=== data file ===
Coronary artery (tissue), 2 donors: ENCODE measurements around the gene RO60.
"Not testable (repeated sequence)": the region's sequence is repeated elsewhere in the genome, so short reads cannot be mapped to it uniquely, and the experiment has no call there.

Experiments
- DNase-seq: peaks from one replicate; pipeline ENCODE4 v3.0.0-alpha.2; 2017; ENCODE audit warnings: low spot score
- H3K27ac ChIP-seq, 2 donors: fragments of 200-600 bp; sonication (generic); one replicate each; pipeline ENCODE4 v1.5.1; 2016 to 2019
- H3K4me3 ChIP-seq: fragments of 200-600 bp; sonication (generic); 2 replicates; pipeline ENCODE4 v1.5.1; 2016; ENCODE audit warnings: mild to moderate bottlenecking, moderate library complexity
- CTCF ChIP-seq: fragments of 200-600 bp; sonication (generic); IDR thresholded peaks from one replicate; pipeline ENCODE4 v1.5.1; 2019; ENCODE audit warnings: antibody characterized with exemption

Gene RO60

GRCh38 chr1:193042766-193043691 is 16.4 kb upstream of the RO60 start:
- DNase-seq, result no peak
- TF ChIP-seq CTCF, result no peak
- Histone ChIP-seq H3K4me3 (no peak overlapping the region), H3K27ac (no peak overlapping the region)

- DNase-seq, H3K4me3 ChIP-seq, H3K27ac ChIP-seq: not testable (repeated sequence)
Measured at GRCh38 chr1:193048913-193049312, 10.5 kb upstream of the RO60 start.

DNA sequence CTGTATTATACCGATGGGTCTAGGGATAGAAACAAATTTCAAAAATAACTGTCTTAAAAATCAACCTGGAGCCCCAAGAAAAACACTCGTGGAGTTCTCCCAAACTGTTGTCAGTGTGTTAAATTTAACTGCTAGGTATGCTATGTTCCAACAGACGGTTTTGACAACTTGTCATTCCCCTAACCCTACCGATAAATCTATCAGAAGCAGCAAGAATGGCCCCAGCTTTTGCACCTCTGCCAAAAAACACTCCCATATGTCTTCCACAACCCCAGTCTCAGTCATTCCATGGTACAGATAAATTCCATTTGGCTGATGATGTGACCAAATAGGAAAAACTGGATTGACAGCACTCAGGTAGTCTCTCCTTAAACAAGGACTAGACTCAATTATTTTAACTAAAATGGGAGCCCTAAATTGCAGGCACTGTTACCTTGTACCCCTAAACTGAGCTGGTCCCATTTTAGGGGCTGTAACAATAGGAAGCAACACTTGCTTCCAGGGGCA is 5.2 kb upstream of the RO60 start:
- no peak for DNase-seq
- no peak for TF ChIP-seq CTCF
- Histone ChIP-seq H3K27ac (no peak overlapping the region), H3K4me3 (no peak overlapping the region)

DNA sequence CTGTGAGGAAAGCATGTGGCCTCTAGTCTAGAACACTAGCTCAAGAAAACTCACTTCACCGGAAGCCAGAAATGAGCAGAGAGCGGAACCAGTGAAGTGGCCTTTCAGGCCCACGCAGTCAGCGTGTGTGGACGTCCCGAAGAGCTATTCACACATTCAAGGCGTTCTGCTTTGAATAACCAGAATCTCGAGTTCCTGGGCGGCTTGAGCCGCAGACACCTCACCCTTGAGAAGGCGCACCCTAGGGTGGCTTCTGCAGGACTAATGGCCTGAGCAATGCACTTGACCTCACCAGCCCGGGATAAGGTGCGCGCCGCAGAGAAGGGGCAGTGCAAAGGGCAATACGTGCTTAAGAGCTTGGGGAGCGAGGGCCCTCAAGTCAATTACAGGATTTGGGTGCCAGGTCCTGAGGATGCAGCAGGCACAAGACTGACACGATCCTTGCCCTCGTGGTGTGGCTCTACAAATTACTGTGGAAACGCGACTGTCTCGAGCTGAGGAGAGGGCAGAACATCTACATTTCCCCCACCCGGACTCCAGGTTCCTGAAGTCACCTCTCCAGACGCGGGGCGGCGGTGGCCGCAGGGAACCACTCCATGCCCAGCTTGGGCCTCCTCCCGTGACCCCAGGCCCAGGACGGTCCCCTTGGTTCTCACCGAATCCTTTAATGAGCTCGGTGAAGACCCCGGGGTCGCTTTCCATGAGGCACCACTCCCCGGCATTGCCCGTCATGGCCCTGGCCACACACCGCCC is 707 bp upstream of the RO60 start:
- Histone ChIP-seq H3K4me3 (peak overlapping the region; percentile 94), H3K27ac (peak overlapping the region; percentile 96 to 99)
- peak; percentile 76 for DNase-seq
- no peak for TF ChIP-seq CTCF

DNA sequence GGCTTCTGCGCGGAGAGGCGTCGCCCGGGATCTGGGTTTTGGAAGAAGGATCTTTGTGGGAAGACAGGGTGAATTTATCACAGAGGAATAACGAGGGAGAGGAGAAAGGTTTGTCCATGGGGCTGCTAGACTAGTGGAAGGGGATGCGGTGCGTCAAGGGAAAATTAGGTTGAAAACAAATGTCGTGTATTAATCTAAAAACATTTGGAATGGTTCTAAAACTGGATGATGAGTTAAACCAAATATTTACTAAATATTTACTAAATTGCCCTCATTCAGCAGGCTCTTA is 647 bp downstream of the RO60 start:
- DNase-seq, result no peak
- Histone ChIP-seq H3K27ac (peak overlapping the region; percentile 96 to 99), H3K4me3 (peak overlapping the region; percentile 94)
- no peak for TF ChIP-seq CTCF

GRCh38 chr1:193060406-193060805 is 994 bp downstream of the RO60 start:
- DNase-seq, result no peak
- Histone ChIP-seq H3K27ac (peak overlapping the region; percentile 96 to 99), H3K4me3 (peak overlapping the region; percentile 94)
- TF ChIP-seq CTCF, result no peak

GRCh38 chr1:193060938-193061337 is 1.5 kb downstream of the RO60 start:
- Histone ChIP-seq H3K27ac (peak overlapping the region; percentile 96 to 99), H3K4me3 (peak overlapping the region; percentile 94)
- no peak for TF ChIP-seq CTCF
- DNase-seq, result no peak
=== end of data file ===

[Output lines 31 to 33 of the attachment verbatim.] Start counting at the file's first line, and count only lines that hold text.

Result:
GRCh38 chr1:193060938-193061337 is 1.5 kb downstream of the RO60 start:
- Histone ChIP-seq H3K27ac (peak overlapping the region; percentile 96 to 99), H3K4me3 (peak overlapping the region; percentile 94)
- no peak for TF ChIP-seq CTCF